Interview With Scott Hamilton, Olympic Figure Skating Champion

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Scott Hamilton dazzled the world with his fast and fancy footwork on ice and his signature backflip that few skaters could replicate. His figure skating career saw four consecutive wins at the U.S. and World Championships from 1981 to 1984, culminating with a gold medal at the 1984 Winter Olympics in Sarajevo. He was the first American male figure skater to bring home the gold after a 24-year drought. In the era when Olympians were still amateurs, he went on to pursue professional entertainment on skates, first with ‘Ice Capades’ and then with his own successful troupe, ‘Stars on Ice’. Scott became a television commentator and personality and was also voted in the early 1990s as one of America’s most popular sports figures, ahead of Michael Jordan, Joe Montana, Wayne Gretzky, Nolan Ryan, and others. A cancer survivor in both his childhood and adult years, he overcame tremendous adversities in life to achieve the near-unachievable and inspire millions of people through his charity work. Sports History Magazine caught up with Scott and spoke to him about his skating days.

You were raised in Bowling Green, Ohio by parents who were both teachers. How did figure skating come into your life?  Between the ages of 4 and 8 I was a sick child and doctors couldn’t identify my illness. So, they told my parents that I should just take advantage of whatever I could do to enjoy my childhood. They enrolled me in Saturday morning ice skating classes and as it turned out, the more I skated, the more my health improved and the better I felt.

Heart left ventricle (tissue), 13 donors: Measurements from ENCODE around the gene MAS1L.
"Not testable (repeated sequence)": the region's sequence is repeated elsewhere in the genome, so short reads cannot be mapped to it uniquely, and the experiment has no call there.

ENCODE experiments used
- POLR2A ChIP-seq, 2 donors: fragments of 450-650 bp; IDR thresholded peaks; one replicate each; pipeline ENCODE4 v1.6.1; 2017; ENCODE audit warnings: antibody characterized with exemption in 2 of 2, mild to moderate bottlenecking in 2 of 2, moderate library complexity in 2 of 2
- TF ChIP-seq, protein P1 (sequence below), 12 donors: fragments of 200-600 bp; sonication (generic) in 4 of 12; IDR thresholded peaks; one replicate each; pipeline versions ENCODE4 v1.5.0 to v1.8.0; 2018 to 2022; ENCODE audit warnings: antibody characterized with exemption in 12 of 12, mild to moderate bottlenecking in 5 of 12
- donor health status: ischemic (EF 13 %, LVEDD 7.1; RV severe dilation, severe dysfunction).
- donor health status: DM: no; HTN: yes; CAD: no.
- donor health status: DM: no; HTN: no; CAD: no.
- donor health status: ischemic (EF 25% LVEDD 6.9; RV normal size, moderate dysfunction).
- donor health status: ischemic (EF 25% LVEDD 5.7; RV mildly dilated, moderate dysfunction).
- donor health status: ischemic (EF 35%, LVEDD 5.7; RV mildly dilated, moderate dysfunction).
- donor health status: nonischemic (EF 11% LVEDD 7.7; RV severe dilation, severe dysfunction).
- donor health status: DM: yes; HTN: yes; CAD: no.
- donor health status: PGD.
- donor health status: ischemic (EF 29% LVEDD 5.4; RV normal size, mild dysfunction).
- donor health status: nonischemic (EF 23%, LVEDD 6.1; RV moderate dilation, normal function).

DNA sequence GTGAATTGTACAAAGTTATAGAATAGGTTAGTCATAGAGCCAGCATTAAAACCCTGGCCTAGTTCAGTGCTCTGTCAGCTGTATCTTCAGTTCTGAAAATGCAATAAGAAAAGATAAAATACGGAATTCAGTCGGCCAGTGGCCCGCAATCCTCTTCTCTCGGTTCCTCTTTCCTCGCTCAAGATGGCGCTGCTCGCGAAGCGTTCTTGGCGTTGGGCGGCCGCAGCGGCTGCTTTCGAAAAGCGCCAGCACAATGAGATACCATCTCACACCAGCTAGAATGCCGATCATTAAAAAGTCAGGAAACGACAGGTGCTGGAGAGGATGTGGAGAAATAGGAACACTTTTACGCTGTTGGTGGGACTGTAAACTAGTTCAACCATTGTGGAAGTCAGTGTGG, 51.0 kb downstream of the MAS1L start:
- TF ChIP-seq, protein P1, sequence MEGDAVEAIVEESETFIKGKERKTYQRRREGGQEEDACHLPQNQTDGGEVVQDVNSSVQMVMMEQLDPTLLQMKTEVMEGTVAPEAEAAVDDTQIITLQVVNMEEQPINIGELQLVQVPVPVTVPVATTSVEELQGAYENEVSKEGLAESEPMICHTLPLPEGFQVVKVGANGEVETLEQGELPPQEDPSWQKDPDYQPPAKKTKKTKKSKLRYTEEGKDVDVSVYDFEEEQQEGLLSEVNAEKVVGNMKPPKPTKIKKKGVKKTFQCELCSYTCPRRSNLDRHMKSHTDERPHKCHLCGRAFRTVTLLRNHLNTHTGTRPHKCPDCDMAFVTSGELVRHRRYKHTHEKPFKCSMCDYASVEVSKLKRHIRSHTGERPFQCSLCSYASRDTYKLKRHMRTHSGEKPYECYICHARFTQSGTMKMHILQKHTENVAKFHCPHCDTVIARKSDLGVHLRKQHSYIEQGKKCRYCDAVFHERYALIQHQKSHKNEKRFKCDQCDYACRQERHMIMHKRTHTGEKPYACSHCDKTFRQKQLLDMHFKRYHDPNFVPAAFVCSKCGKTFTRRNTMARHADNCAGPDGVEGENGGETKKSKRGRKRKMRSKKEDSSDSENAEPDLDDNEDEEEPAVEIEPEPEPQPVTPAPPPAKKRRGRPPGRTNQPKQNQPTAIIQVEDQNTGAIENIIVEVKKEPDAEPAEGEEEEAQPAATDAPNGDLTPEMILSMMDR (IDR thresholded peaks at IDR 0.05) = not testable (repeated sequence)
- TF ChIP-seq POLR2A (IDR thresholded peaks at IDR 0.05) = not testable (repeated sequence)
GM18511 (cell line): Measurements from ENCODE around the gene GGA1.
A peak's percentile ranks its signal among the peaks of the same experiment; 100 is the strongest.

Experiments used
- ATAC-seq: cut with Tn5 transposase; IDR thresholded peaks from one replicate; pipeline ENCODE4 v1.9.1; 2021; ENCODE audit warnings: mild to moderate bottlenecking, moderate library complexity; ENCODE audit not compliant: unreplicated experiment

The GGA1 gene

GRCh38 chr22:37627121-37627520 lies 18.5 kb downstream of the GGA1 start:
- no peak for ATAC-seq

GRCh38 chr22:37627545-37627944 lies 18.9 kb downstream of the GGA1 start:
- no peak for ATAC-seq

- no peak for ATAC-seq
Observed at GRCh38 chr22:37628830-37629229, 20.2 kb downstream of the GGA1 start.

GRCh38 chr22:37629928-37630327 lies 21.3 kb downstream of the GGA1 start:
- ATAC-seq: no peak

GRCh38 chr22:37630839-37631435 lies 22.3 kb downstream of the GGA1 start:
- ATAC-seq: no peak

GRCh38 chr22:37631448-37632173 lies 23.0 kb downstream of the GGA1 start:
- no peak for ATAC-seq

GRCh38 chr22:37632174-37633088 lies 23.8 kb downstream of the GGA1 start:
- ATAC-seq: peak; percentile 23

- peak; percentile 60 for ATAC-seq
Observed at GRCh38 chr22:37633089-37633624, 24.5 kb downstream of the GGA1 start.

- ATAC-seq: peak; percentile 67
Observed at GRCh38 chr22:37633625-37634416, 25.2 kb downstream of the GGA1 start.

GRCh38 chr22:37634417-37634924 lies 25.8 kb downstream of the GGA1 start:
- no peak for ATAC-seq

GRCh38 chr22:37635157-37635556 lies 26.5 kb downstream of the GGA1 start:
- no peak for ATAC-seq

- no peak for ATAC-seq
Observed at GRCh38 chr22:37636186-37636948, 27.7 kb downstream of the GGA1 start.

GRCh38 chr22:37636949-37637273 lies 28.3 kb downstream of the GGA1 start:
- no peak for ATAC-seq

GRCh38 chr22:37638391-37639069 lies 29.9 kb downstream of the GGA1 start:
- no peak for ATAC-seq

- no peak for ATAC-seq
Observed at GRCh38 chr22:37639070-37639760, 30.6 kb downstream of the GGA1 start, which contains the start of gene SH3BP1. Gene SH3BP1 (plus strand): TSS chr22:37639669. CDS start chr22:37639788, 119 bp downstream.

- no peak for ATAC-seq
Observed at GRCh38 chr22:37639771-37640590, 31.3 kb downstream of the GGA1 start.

Did you have any figure skating heroes growing up as a kid?  When I was 9 years old, I saw the ‘Ice Capades’ show at the Boston Garden with Freddie Trinkler as the comedic ice skater. I enjoyed him so much that right there I knew that’s what I wanted to do, perform on ice in front of audiences. Later on, Freddie and I also became friends.

How did your skating develop until the period when you started winning gold medals?  Early on, I actually wasn’t very competitive. I coasted, showed up late for sessions, and didn’t have a strong work ethic. When my mother was diagnosed with cancer in 1978, I decided to honor her with the best of my abilities on the ice.

Your string of four consecutive victories at the U.S. and the World Championships between 1981 and 1984 was remarkable. What do you attribute that success to?  I was lucky in some ways because in 1980 three major figure skaters retired: Robin Cousins, John Curry and Jan Hoffman. They were all medals champions at the Worlds and the Olympics and suddenly there was a void at the top. Everything flipped and guys who used to place 7th in the past were now placing 1st and 2nd. Still, because of the opportunity, I felt a lot of pressure to deliver.

Did you have a coach who made a particular difference in your skating years?  I was coached by Carlo Fassi, the same person who trained Peggy Fleming and Dorothy Hamill. But then he and I parted ways around 1980 and I started working with Don Laws and we stayed together until the end. Don was an amazing guy. He was steady, classy and smart. He was a great motivator who cleaned up my weaknesses and made me a ‘complete’ skater.